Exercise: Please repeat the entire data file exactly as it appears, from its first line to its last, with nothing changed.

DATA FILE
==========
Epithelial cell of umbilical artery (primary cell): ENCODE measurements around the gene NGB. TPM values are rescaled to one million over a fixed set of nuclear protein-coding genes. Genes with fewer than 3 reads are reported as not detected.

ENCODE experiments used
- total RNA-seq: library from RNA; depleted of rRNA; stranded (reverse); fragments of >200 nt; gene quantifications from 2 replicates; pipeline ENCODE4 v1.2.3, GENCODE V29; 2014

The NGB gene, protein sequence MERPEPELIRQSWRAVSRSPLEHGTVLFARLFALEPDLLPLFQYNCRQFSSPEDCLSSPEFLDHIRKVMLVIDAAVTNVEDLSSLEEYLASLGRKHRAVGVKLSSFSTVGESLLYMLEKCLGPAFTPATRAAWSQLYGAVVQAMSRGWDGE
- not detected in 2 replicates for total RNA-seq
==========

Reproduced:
Epithelial cell of umbilical artery (primary cell): ENCODE measurements around the gene NGB. TPM values are rescaled to one million over a fixed set of nuclear protein-coding genes. Genes with fewer than 3 reads are reported as not detected.

ENCODE experiments used
- total RNA-seq: library from RNA; depleted of rRNA; stranded (reverse); fragments of >200 nt; gene quantifications from 2 replicates; pipeline ENCODE4 v1.2.3, GENCODE V29; 2014

The NGB gene, protein sequence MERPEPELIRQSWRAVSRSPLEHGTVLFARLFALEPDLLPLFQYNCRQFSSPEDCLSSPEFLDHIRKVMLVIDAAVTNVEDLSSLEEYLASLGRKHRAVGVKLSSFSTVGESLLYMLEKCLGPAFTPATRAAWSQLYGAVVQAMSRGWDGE
- not detected in 2 replicates for total RNA-seq